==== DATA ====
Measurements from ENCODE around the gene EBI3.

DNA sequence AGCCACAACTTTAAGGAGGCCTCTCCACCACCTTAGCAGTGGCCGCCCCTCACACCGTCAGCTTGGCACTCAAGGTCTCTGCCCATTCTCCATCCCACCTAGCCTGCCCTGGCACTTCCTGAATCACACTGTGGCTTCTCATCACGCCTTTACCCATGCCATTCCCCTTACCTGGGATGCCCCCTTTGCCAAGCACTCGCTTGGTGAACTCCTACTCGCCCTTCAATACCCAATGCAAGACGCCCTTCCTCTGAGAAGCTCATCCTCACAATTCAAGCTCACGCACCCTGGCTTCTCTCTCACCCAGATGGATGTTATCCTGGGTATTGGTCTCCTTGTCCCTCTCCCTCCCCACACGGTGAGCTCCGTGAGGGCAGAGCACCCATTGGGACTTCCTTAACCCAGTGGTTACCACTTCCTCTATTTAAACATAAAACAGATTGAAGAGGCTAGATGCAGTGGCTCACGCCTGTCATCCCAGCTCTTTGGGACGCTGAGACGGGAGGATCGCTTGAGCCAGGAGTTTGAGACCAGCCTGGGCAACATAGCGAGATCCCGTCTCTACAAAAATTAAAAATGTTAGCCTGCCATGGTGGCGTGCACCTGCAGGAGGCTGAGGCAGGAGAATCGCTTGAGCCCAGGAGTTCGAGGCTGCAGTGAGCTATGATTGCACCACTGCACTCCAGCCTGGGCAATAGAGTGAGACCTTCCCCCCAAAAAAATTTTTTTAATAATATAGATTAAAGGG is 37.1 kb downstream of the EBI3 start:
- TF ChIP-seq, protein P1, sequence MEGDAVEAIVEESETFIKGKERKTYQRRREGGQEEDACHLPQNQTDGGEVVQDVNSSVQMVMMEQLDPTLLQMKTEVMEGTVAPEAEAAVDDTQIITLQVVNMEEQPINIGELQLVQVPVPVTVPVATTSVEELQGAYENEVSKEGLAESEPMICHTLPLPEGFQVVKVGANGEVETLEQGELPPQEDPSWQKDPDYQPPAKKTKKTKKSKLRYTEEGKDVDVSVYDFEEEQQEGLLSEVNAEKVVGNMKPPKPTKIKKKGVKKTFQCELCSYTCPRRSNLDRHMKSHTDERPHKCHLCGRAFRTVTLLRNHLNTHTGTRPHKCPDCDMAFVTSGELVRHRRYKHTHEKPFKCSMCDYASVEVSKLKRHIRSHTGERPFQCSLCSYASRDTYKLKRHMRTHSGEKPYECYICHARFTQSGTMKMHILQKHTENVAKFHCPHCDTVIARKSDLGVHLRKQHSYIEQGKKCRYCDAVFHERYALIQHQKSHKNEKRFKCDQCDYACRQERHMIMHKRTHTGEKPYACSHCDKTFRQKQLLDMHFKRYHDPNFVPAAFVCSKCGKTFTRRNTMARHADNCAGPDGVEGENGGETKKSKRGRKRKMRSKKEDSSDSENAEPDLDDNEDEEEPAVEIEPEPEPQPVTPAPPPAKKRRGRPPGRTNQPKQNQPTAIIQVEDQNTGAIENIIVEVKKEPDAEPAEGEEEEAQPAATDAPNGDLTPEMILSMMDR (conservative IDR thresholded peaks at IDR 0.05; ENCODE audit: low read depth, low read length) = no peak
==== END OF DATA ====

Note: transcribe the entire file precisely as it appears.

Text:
Measurements from ENCODE around the gene EBI3.

DNA sequence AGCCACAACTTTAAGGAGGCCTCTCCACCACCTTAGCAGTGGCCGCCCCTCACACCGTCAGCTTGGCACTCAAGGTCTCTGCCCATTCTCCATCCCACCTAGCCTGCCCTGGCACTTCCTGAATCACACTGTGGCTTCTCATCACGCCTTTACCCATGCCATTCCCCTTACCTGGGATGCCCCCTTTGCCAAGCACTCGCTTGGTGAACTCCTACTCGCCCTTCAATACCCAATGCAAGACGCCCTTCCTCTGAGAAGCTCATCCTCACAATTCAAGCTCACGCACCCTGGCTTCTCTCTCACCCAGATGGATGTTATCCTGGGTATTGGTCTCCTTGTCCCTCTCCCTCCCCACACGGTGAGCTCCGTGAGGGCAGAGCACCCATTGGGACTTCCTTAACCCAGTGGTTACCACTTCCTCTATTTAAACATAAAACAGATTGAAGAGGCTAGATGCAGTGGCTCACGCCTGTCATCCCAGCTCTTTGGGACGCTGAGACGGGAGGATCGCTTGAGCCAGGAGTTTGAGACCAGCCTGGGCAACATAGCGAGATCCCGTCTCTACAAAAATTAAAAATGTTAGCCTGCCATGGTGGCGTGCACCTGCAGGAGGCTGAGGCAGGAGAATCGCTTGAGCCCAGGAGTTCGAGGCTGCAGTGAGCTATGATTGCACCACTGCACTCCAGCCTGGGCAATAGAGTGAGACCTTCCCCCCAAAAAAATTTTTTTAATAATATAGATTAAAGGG is 37.1 kb downstream of the EBI3 start:
- TF ChIP-seq, protein P1, sequence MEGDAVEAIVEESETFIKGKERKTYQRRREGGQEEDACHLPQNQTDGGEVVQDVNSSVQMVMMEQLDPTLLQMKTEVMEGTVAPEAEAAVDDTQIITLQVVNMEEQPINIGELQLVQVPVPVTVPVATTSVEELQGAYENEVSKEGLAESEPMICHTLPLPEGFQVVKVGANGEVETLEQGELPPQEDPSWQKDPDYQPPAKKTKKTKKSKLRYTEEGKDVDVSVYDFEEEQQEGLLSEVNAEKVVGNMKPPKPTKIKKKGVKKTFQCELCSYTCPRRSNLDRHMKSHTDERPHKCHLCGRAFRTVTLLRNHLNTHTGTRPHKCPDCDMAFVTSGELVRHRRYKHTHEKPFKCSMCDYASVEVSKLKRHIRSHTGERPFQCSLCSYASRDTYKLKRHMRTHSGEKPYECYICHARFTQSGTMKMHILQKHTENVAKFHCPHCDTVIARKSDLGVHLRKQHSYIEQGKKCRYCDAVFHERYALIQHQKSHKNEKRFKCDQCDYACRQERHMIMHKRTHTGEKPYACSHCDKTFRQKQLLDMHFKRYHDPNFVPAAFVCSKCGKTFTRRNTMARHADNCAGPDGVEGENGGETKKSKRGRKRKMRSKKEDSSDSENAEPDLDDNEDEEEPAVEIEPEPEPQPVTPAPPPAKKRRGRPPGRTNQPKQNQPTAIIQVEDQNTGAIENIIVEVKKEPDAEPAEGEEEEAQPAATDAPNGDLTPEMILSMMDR (conservative IDR thresholded peaks at IDR 0.05; ENCODE audit: low read depth, low read length) = no peak